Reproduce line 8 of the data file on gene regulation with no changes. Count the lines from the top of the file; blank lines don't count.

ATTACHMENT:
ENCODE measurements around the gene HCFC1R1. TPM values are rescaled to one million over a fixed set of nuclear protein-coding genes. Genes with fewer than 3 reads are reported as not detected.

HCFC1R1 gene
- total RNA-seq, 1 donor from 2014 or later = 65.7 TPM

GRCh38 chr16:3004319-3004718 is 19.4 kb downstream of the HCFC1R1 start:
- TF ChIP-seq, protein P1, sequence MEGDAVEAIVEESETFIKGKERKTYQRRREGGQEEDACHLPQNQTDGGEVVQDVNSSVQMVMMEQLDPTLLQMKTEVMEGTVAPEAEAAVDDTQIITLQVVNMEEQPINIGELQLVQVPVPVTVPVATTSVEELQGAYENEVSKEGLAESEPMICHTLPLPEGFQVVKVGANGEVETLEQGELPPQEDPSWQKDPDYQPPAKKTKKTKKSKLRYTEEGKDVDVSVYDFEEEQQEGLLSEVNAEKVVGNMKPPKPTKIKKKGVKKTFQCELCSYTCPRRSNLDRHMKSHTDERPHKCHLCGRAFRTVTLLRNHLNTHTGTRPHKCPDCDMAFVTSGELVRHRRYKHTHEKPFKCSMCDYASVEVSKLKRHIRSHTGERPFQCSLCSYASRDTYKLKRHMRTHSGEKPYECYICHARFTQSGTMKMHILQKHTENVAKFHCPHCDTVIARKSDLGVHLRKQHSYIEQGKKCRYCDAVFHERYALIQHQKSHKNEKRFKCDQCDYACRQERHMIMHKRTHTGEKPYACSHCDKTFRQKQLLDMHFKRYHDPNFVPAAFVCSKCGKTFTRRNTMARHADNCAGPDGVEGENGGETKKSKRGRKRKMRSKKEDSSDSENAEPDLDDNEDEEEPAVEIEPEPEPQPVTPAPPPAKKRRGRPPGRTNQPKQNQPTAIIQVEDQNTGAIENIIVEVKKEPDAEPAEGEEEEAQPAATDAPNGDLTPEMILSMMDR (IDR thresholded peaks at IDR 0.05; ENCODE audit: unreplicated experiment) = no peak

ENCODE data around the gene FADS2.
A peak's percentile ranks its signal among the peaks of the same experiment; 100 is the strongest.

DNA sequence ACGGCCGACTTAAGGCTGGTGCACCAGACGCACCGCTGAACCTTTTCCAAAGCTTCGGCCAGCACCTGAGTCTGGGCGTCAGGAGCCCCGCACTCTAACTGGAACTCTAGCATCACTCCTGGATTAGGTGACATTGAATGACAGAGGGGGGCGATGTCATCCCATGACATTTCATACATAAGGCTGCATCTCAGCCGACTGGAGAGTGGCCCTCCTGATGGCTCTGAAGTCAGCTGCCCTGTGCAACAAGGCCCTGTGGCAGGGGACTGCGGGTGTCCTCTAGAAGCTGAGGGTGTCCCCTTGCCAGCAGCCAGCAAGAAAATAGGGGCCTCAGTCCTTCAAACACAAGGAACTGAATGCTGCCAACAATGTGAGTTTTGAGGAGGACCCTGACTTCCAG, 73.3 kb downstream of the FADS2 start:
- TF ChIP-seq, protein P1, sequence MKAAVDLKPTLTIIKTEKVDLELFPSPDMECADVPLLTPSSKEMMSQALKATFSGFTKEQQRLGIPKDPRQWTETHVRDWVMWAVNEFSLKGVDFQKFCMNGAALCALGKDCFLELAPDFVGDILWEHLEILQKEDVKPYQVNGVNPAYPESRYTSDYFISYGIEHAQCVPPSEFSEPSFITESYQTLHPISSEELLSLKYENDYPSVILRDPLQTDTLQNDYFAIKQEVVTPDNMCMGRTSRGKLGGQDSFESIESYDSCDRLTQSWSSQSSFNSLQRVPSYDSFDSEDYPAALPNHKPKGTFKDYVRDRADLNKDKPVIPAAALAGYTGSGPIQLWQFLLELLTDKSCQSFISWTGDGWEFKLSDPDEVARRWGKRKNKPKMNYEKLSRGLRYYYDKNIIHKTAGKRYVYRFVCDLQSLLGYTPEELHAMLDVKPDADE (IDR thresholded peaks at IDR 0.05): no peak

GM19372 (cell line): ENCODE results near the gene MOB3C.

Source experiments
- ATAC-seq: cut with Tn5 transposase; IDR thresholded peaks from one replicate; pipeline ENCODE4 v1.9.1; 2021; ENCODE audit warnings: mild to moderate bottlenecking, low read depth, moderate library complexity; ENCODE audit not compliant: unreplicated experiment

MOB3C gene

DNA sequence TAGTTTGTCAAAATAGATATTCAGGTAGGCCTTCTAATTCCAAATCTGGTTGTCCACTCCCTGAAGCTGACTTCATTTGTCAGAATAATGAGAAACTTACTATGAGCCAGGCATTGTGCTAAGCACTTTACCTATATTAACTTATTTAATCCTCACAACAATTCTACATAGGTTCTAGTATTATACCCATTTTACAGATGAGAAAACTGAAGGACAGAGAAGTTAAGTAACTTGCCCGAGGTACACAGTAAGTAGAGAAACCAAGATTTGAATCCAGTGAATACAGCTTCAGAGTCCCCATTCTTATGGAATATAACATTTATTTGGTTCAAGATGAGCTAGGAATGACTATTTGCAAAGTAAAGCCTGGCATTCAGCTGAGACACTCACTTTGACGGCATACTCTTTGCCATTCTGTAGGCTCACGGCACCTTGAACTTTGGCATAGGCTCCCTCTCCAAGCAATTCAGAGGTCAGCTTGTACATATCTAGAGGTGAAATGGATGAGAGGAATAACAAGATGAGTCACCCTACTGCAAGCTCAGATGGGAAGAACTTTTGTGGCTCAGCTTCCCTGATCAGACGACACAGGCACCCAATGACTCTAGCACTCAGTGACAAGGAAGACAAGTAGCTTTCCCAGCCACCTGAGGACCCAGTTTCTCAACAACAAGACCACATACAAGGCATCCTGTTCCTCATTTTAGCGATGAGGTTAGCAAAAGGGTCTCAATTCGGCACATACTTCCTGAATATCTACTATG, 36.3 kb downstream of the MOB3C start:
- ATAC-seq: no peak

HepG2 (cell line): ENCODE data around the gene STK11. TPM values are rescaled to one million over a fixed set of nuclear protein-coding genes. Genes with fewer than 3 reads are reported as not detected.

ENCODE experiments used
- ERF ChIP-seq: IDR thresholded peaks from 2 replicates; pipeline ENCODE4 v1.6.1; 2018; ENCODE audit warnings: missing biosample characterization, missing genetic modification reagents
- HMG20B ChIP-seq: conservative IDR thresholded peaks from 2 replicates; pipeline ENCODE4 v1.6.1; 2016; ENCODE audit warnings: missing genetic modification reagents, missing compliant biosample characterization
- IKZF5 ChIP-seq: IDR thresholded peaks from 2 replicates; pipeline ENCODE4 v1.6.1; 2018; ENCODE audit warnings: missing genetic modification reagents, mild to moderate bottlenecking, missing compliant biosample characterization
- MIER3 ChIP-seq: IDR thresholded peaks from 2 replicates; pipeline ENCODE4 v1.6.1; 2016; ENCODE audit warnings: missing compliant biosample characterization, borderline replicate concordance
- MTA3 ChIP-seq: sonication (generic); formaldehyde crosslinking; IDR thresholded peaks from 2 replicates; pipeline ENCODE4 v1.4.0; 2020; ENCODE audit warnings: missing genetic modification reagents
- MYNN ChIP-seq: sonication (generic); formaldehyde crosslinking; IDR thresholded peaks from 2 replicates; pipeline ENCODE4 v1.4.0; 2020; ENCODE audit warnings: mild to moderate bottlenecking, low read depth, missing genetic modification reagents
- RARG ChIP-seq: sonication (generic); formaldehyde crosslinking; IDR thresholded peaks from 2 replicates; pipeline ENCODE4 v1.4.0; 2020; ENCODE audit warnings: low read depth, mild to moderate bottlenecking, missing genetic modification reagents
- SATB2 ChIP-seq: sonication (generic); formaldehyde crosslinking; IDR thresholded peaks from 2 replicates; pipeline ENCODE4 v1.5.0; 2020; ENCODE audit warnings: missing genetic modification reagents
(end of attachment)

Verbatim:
DNA sequence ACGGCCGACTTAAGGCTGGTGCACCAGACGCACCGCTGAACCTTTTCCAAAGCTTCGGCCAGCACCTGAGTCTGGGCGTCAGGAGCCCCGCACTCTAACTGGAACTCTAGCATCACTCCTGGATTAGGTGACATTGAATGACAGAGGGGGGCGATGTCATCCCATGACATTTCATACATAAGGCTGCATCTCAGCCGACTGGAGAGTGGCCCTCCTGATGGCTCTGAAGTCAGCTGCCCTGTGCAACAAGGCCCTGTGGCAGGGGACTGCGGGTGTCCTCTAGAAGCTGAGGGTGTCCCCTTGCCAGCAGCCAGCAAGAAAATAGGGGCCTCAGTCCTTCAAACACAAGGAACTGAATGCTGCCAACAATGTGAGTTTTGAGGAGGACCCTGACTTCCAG, 73.3 kb downstream of the FADS2 start: